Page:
Return to the scene of the crime…
Ringwood triathlon is my annual ‘get the first race under the belt’ session. You could say that it’s too cold, too early or give some other reason not to race but it’s always been a good barometer for me coming out of the off season and helps identify what I need to focus on for the season ahead.
The red flag being waved (this year) was the fact that I booked my entry whilst sat on an island in the Maldives two weeks before the race. At the time I said to myself ‘Self, this is not the best preparation’. I wasn’t far off!
Last year I came off a training block that consisted of some serious weight training in the off season and built strength. The learning that brought about that approach to training related to the outcome of races in the previous season (2014) where I was lacking the strength to drive up the hills. The resistance training fixed the problem but brought another issue in the form of debilitating cramp from a lack of fitness in the run which resulted in a DNF: not good.
No such issues this time round. In the training block leading up to my two week holiday (which ended four days before the race) I included aerobic training, brick sessions (bike/run) and a limited, focused period of resistance training in order to cover all the bases which largely worked.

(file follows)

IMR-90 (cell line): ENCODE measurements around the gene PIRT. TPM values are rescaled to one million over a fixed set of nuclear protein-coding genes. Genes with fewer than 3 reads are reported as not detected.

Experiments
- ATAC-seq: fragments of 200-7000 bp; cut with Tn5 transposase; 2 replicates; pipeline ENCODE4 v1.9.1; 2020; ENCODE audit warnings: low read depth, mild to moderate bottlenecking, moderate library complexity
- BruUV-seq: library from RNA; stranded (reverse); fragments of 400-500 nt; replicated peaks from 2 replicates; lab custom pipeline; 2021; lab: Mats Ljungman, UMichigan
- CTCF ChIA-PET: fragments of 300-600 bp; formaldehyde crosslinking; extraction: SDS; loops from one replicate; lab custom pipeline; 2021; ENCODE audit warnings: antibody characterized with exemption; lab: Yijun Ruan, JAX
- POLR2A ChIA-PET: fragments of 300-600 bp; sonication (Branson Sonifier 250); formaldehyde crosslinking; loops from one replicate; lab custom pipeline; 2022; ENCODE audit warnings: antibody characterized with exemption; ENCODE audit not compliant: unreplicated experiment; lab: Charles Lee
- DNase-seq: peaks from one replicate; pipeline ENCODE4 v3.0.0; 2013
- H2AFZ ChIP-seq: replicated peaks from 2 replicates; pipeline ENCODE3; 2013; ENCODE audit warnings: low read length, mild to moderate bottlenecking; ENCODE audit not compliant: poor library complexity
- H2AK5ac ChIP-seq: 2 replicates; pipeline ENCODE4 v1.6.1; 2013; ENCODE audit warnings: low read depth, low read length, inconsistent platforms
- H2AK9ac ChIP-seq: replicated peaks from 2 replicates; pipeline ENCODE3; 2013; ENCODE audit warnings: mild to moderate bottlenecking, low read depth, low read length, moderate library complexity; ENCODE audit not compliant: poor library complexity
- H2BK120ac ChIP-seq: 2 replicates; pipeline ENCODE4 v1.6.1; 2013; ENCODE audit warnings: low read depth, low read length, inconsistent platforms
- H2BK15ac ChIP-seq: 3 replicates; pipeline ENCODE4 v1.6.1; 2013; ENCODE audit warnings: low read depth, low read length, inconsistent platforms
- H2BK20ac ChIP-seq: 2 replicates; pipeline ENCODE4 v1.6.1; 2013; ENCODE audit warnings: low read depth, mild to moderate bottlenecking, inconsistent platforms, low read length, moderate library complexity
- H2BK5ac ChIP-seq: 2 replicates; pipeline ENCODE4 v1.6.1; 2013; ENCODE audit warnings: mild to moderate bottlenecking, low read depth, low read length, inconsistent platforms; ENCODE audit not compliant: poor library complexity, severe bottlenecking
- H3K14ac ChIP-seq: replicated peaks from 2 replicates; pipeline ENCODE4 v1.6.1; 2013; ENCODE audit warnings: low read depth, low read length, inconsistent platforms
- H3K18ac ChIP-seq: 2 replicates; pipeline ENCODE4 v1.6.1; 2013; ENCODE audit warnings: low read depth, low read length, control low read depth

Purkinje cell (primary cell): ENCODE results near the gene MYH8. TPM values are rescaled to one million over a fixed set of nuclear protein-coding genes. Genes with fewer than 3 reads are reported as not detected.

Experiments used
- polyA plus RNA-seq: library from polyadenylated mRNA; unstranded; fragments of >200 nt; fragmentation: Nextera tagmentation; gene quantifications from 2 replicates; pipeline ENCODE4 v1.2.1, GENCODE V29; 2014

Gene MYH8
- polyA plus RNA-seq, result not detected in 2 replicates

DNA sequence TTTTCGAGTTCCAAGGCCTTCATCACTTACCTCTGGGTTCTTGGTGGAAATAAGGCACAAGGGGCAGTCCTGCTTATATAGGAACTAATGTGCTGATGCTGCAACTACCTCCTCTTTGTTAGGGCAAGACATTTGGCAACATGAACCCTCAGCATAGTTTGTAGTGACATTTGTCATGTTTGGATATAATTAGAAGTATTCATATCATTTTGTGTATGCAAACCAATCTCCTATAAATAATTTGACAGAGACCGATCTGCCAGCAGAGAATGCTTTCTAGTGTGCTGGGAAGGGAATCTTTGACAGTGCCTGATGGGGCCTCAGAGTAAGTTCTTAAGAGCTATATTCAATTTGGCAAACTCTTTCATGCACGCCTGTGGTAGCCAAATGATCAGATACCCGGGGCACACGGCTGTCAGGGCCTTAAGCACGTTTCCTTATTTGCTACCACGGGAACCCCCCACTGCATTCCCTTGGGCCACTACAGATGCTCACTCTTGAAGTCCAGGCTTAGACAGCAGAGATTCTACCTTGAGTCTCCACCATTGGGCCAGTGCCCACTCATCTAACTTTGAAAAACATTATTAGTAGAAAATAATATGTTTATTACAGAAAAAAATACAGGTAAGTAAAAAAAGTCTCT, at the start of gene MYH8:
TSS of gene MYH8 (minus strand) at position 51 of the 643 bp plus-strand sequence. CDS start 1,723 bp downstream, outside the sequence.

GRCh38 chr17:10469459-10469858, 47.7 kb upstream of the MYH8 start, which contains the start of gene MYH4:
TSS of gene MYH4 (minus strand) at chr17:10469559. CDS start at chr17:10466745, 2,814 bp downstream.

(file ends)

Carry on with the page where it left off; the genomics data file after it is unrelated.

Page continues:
My swim wave went at 7:40am so had an hour after my 5:30am wake up to do breakfast which was three scrambled eggs on sour dough bread, load the car etc… I left a little late but still had plenty of time to register, scope the new transition layout which was emailed two days before the race and I set up my transition. I’d done the briefing before so mostly skipped that and did some warm up stretching. I also made use of the lockers in the changing room so I setup transition in my warm weather gear and had my tri-suit on underneath. I packed everything away in a locker and walked over to my swim wave warm and ready to go. Watching other athletes hopping around on the cold concrete wasn’t nice but I felt more prepared than some.
The distances set for the day were the same as the previous year:
- 600 meter pool swim
- 45 km bike ride through the New Forest
- 10 km road run
I was feeling pretty nervous as it had been a while since my last triathlon. I’d completed Weymouth Half marathon recently so knew I was in good shape but the logistics involved in completing a triathlon are very different to a half marathon and I had nagging feelings that my setup wasn’t quite right, or the weather would change, or I’d have a mechanical or just something left field coming in and screwing my race.
Contrary to last year I picked the right swim wave. I had three other people sharing the lane of a similar speed so the order changed only minimally during the 24 lengths and I was able to push quite hard. Last year I picked a slower wave and ended up in traffic and lapping the other swimmers sharing my lane twice so lesson learned and applied.
The swim completed and I knocked 20 seconds of my time from last year. I came out of the pool a little disoriented, partly due to the new transition setup and effort, and ran to the bike rack; I couldn’t find my bike…”S**t someone’s nicked my bike”!! No, I was in the wrong row! It seemed like ages but after what was probably about 5-10 seconds I found my bike with a little help from a marshal and got my gear on. Everything panned out in T1 as planned and validated the get there early mantra: with time you can lay out your setup and visualise the process. I shot out of T1 and onto the bike.